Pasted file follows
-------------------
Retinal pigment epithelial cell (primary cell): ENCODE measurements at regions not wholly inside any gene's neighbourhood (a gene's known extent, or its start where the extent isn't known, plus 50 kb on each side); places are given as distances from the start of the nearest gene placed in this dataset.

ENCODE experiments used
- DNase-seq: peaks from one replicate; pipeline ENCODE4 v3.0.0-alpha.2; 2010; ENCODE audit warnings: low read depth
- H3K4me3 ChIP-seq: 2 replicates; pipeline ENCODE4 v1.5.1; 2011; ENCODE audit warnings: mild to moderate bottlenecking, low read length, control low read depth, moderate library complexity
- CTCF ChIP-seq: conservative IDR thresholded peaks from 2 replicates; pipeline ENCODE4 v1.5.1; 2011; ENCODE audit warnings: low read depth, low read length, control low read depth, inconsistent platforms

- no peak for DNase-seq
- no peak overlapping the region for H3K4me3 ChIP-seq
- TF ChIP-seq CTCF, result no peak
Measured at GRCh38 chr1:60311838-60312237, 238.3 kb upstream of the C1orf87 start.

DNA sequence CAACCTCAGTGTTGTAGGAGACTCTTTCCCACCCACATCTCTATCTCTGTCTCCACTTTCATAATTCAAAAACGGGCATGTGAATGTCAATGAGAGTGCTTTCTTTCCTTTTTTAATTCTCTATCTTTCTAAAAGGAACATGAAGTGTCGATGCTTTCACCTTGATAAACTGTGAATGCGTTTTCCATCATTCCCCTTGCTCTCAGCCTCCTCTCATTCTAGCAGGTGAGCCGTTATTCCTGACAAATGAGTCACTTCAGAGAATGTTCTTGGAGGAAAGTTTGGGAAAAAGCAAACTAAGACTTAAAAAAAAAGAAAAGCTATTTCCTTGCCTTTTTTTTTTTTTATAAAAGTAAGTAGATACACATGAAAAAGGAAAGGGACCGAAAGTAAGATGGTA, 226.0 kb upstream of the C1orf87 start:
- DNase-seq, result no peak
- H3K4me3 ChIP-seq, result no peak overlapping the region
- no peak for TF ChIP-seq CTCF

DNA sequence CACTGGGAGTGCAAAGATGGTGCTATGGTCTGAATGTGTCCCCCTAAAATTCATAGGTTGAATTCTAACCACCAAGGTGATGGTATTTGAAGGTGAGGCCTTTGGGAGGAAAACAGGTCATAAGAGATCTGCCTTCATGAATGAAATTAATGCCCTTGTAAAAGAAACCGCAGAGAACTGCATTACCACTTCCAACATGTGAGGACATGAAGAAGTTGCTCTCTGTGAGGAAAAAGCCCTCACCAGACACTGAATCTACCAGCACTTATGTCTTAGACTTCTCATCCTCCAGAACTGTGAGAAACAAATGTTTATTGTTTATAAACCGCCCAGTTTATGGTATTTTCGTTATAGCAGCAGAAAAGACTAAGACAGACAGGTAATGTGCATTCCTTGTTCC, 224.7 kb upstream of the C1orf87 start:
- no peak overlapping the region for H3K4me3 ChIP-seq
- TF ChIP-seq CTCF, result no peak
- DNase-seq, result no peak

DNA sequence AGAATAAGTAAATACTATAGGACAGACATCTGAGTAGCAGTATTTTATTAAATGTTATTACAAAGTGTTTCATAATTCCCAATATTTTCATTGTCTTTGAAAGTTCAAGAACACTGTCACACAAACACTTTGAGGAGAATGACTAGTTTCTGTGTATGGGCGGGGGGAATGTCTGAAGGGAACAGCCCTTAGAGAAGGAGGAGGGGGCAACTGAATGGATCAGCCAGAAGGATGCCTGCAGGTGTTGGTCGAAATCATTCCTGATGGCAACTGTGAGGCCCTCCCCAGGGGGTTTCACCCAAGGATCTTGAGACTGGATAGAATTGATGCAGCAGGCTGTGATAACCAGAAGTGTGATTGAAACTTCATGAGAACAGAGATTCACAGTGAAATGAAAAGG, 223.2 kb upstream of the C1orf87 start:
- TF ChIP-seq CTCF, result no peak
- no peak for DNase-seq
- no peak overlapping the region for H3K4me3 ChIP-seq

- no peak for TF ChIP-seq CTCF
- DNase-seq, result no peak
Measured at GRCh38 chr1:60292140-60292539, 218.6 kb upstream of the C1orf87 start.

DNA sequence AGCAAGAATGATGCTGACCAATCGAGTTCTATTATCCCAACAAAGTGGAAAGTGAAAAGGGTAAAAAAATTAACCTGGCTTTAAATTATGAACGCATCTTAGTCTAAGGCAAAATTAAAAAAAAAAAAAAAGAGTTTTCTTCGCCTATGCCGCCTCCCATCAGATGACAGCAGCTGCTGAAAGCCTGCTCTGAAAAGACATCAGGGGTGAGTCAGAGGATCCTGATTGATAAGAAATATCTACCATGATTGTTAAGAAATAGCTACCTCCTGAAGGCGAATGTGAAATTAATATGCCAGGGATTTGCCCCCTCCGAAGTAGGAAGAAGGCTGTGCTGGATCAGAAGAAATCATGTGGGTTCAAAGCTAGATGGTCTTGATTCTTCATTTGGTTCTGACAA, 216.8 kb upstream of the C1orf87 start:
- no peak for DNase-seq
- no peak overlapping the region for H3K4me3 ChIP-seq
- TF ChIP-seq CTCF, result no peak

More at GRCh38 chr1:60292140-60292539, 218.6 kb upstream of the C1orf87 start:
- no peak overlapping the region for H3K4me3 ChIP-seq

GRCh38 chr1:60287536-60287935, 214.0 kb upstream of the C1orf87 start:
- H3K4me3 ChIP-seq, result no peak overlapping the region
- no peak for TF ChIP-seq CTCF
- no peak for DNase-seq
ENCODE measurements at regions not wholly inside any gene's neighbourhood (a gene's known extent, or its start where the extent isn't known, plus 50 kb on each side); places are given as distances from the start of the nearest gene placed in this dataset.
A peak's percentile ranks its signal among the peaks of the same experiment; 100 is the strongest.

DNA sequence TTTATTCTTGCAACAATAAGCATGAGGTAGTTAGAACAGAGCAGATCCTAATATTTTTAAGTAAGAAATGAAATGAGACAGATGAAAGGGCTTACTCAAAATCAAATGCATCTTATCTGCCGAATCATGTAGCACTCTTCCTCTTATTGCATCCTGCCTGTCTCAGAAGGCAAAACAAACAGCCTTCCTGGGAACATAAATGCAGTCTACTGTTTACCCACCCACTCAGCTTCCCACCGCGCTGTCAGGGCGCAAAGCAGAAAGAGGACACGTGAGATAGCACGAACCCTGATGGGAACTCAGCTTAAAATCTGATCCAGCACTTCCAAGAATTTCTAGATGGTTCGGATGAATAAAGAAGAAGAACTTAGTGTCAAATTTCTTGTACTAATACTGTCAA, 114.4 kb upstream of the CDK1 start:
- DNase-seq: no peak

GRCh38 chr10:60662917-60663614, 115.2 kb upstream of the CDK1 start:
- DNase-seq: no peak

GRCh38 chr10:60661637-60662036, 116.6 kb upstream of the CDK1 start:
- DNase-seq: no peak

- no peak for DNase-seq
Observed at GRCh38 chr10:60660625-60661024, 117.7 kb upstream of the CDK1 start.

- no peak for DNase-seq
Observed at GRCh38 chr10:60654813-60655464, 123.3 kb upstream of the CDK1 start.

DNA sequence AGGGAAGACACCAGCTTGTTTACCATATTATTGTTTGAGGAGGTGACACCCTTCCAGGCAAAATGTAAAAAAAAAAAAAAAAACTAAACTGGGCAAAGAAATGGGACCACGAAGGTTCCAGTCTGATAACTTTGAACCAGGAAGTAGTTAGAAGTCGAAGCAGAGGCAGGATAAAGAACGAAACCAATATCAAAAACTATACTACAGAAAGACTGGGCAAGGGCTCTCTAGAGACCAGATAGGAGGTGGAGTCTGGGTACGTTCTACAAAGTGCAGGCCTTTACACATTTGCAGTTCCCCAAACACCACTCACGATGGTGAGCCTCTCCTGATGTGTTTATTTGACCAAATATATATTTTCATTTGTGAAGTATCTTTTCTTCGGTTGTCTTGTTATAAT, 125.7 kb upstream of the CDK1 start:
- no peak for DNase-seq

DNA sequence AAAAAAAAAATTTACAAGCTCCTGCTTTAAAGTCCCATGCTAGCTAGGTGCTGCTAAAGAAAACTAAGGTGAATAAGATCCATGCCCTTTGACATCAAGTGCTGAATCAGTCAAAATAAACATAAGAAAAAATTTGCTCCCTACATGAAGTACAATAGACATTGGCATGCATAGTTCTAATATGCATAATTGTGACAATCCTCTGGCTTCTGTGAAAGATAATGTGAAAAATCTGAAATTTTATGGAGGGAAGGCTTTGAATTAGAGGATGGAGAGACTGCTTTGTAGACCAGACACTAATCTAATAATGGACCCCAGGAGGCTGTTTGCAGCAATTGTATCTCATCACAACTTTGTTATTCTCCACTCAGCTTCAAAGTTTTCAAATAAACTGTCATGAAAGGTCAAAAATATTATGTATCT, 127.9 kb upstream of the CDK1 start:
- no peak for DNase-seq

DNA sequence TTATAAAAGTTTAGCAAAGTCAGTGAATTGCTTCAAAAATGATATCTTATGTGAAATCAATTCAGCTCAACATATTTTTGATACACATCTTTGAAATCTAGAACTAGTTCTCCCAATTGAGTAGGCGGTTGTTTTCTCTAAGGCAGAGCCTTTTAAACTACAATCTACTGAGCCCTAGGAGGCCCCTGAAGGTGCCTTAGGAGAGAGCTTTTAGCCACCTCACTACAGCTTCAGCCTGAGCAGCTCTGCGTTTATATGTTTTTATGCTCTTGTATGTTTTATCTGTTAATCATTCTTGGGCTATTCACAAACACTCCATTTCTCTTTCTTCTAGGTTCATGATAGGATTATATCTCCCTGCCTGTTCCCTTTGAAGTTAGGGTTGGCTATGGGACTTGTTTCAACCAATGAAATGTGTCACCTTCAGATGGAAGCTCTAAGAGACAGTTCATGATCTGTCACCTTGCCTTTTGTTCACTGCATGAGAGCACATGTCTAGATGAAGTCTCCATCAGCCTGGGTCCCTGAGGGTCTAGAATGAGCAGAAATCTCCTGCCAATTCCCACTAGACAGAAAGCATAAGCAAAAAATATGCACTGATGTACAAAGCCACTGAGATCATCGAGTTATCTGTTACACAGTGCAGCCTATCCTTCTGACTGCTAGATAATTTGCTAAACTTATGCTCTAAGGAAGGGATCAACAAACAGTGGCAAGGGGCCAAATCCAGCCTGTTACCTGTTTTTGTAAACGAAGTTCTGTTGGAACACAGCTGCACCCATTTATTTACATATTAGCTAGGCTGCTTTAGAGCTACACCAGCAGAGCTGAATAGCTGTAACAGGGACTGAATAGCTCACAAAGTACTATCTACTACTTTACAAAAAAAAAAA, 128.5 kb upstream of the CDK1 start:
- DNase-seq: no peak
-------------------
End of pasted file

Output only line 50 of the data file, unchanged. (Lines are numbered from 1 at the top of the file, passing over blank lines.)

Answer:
- no peak for DNase-seq